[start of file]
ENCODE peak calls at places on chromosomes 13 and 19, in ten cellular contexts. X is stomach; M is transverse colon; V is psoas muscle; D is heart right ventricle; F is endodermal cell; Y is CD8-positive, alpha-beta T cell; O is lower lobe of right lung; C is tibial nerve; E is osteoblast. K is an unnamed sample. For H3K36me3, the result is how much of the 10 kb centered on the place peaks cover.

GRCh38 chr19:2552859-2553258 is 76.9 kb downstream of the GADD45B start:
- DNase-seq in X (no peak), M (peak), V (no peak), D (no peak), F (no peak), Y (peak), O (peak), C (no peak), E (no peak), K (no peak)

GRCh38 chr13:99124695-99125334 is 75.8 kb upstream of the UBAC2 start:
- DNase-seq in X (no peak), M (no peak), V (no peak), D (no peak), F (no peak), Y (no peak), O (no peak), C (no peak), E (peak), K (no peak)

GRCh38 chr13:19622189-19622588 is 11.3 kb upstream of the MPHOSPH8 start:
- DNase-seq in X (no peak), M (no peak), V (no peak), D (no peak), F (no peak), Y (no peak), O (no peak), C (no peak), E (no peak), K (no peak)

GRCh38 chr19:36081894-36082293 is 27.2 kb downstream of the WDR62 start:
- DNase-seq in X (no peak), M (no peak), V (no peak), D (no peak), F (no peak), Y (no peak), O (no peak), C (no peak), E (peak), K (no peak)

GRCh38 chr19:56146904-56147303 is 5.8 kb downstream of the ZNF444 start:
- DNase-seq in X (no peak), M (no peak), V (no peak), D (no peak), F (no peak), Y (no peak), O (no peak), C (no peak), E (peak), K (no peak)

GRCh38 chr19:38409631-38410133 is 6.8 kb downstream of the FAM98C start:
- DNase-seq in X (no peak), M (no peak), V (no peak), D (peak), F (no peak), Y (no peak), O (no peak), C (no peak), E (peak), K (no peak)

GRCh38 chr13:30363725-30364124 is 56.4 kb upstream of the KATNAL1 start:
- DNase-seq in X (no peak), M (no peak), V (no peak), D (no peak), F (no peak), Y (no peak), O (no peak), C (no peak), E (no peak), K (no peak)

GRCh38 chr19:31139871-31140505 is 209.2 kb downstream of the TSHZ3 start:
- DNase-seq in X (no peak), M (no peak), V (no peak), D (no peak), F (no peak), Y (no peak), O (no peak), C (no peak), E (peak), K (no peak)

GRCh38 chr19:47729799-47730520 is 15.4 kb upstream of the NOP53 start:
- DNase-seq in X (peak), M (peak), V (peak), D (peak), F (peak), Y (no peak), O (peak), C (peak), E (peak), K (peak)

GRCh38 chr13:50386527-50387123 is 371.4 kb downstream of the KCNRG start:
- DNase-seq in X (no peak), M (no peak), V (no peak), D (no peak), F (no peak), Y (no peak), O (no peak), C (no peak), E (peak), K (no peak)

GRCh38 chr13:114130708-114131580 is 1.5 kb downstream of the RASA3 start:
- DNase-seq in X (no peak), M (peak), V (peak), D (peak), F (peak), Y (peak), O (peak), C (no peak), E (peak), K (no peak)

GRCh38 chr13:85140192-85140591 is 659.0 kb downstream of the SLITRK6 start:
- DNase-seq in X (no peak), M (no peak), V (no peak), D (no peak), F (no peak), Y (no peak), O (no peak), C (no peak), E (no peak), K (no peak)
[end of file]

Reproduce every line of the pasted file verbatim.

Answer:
ENCODE peak calls at places on chromosomes 13 and 19, in ten cellular contexts. X is stomach; M is transverse colon; V is psoas muscle; D is heart right ventricle; F is endodermal cell; Y is CD8-positive, alpha-beta T cell; O is lower lobe of right lung; C is tibial nerve; E is osteoblast. K is an unnamed sample. For H3K36me3, the result is how much of the 10 kb centered on the place peaks cover.

GRCh38 chr19:2552859-2553258 is 76.9 kb downstream of the GADD45B start:
- DNase-seq in X (no peak), M (peak), V (no peak), D (no peak), F (no peak), Y (peak), O (peak), C (no peak), E (no peak), K (no peak)

GRCh38 chr13:99124695-99125334 is 75.8 kb upstream of the UBAC2 start:
- DNase-seq in X (no peak), M (no peak), V (no peak), D (no peak), F (no peak), Y (no peak), O (no peak), C (no peak), E (peak), K (no peak)

GRCh38 chr13:19622189-19622588 is 11.3 kb upstream of the MPHOSPH8 start:
- DNase-seq in X (no peak), M (no peak), V (no peak), D (no peak), F (no peak), Y (no peak), O (no peak), C (no peak), E (no peak), K (no peak)

GRCh38 chr19:36081894-36082293 is 27.2 kb downstream of the WDR62 start:
- DNase-seq in X (no peak), M (no peak), V (no peak), D (no peak), F (no peak), Y (no peak), O (no peak), C (no peak), E (peak), K (no peak)

GRCh38 chr19:56146904-56147303 is 5.8 kb downstream of the ZNF444 start:
- DNase-seq in X (no peak), M (no peak), V (no peak), D (no peak), F (no peak), Y (no peak), O (no peak), C (no peak), E (peak), K (no peak)

GRCh38 chr19:38409631-38410133 is 6.8 kb downstream of the FAM98C start:
- DNase-seq in X (no peak), M (no peak), V (no peak), D (peak), F (no peak), Y (no peak), O (no peak), C (no peak), E (peak), K (no peak)

GRCh38 chr13:30363725-30364124 is 56.4 kb upstream of the KATNAL1 start:
- DNase-seq in X (no peak), M (no peak), V (no peak), D (no peak), F (no peak), Y (no peak), O (no peak), C (no peak), E (no peak), K (no peak)

GRCh38 chr19:31139871-31140505 is 209.2 kb downstream of the TSHZ3 start:
- DNase-seq in X (no peak), M (no peak), V (no peak), D (no peak), F (no peak), Y (no peak), O (no peak), C (no peak), E (peak), K (no peak)

GRCh38 chr19:47729799-47730520 is 15.4 kb upstream of the NOP53 start:
- DNase-seq in X (peak), M (peak), V (peak), D (peak), F (peak), Y (no peak), O (peak), C (peak), E (peak), K (peak)

GRCh38 chr13:50386527-50387123 is 371.4 kb downstream of the KCNRG start:
- DNase-seq in X (no peak), M (no peak), V (no peak), D (no peak), F (no peak), Y (no peak), O (no peak), C (no peak), E (peak), K (no peak)

GRCh38 chr13:114130708-114131580 is 1.5 kb downstream of the RASA3 start:
- DNase-seq in X (no peak), M (peak), V (peak), D (peak), F (peak), Y (peak), O (peak), C (no peak), E (peak), K (no peak)

GRCh38 chr13:85140192-85140591 is 659.0 kb downstream of the SLITRK6 start:
- DNase-seq in X (no peak), M (no peak), V (no peak), D (no peak), F (no peak), Y (no peak), O (no peak), C (no peak), E (no peak), K (no peak)